Wednesday, October 8, 2014

Rosh Hashanah

It is early in the morning, when the sound of the shofar echoes down the mountains of Israel. For generations, Rosh Hashanah marked a time of new beginnings for the children of Israel.

In 1827, Rosh Hashanah fell on September 22 (Rosh Hashanah dates). Interestingly enough, September 22, 1827 is when the Book of Mormon came forth. "And it shall come to pass in that day, that the great trumpet shall be blown" (Isaiah 27:13). The trumpet that was blown on this particular Rosh Hashanah was not to be heard in Jerusalem, nor was it to be heard in Egypt, but it was to be heard throughout the world. 

This time, the shofar that would be sounded was the glad tidings of the everlasting gospel found in the Book of Mormon: Another Testament of Jesus Christ. On this Rosh Hashana, the Jews didn't just enter a new year, the world entered a new dispensation. The world could start anew: the "famine in the land...of hearing the words of the Lord" was over (Amos 8:11). 

Those who have read the Book of Mormon, for a moment think. Imagine what you would be like if you did not know the stories of Nephi, Moroni, or Abinadi. Where would you be without Alma's sermon on faith? Would you have less courage to face the world without having the story of Nephi and Lehi in prison? Would less love fill your heart without the image of the Savior blessing the children as they were surrounded in a ring of fire?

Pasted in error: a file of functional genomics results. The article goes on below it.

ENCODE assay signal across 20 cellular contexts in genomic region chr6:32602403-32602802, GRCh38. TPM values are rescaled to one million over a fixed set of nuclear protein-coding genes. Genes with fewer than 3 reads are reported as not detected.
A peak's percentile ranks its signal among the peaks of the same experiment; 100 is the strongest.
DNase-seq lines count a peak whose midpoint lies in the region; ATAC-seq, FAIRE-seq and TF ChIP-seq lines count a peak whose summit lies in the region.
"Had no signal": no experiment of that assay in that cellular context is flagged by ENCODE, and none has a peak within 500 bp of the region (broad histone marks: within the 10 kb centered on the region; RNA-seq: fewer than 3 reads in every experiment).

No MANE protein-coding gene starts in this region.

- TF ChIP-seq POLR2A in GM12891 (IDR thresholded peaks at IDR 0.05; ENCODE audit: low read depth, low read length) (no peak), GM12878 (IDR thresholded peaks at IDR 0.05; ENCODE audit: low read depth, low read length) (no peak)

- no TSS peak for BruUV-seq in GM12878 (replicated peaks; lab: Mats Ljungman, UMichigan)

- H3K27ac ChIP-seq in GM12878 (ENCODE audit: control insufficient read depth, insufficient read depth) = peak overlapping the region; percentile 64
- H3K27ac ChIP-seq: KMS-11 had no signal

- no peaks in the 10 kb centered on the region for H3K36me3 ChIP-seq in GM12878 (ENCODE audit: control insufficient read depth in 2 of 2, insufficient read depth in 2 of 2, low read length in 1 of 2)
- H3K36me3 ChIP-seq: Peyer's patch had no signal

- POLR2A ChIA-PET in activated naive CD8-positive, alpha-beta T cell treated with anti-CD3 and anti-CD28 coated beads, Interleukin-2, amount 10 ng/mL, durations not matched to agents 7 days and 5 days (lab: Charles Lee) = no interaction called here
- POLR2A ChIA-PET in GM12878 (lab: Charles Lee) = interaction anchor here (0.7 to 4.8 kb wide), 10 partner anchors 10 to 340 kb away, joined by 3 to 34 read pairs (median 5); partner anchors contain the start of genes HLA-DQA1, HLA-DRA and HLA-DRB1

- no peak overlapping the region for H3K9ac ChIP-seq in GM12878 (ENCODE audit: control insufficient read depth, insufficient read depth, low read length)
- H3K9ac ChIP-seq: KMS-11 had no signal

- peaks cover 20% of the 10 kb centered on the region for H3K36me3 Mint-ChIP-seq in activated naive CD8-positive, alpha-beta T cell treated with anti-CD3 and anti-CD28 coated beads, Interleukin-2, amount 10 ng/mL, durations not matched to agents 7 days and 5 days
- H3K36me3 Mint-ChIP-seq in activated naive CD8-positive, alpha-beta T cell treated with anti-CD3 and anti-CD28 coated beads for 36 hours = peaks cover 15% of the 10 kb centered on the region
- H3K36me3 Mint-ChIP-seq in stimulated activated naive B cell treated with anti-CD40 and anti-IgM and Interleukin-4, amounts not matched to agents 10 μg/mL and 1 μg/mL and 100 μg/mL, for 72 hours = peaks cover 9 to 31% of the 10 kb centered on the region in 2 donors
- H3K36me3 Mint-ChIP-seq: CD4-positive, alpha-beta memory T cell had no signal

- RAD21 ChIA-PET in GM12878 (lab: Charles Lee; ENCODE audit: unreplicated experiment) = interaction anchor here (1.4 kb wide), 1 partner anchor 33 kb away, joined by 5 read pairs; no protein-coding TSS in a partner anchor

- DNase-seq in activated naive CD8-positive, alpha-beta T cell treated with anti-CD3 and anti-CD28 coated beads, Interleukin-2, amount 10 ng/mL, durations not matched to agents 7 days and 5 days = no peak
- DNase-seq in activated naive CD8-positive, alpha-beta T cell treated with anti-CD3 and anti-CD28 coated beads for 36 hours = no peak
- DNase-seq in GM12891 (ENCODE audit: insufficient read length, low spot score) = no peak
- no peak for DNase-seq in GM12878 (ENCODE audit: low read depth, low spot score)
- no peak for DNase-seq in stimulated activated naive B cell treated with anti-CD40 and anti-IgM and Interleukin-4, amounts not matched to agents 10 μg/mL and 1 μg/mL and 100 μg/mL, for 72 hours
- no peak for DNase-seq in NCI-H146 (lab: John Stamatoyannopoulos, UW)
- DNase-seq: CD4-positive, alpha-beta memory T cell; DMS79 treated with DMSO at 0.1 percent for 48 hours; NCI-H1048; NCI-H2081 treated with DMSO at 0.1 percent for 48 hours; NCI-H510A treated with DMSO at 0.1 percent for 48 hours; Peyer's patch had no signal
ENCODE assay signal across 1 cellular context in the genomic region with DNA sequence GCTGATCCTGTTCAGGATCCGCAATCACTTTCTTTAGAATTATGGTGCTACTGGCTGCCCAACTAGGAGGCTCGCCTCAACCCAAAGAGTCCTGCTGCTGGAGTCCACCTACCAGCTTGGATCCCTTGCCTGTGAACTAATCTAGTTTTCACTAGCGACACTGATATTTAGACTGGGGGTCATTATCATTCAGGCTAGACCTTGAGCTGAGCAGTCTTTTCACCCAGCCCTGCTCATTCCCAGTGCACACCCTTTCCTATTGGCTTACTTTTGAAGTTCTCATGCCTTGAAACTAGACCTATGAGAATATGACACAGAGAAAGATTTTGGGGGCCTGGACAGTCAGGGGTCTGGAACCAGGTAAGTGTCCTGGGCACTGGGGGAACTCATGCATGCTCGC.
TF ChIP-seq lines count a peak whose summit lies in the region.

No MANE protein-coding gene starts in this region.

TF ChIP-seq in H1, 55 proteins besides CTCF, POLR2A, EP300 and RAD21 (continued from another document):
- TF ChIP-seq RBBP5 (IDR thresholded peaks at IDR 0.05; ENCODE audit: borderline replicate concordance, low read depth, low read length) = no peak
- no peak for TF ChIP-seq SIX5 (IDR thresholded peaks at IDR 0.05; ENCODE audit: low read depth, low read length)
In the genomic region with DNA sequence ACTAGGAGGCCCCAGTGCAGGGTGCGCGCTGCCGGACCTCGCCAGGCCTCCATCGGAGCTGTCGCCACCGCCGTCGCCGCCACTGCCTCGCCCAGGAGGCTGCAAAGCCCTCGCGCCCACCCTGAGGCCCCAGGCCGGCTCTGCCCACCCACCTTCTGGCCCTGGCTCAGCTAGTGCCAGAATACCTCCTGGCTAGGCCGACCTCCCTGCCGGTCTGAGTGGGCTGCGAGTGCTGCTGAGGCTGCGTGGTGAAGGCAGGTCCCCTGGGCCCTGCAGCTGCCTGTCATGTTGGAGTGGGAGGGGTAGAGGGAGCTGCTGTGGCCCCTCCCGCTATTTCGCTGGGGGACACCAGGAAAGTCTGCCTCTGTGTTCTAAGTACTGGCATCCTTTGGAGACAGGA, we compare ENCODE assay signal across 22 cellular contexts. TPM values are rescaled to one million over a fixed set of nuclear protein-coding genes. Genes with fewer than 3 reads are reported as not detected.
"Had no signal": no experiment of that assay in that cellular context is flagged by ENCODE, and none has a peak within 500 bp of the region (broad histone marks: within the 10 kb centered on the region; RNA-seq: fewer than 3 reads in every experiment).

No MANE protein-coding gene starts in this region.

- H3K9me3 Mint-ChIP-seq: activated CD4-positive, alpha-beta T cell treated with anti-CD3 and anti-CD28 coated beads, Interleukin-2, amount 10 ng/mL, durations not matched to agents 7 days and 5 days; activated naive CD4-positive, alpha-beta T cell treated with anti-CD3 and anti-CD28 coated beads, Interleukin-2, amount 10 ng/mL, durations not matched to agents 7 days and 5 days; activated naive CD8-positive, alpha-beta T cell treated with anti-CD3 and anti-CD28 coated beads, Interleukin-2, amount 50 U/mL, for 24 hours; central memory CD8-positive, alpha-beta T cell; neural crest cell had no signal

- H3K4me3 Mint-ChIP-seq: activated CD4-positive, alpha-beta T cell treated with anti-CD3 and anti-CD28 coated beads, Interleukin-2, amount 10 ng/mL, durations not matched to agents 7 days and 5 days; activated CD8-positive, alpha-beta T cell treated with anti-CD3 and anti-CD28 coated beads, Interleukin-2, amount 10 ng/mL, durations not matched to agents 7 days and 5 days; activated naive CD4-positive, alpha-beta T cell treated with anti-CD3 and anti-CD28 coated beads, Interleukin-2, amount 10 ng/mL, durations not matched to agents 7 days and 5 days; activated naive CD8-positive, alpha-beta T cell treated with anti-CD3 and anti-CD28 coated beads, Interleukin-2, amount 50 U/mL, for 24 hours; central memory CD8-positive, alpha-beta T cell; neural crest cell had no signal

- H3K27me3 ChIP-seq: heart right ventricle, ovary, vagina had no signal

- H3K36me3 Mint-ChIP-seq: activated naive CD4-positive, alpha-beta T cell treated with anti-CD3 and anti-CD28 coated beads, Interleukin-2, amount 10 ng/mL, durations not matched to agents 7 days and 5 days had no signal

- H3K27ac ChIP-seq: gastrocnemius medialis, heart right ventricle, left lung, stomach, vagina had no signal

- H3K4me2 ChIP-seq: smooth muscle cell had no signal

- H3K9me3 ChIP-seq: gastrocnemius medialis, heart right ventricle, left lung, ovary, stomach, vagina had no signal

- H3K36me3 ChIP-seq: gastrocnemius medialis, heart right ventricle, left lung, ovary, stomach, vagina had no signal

For those who have not read the Book of Mormon yet, I invite you to read it, and come to experience the joy that millions have felt as they have read the words of the Lord sent forth in these latter days to gather scattered Israel back to the covenants of the Lord. 

Regardless of whether you've read it once, hundreds of times, or never, the Book of Mormon is the shofar calling out for all men everywhere to repent, and come unto Christ, and have your own personal Rosh Hashanah, your own new beginning. For each time you read from this book of holy writ, prophets and angels speak from the dust, inviting you to repent and start fresh.

Blow the shofar, and let the Rosh Hashanah of the final dispensation change you. It does not sound down the mountains of Israel, but across the whole world.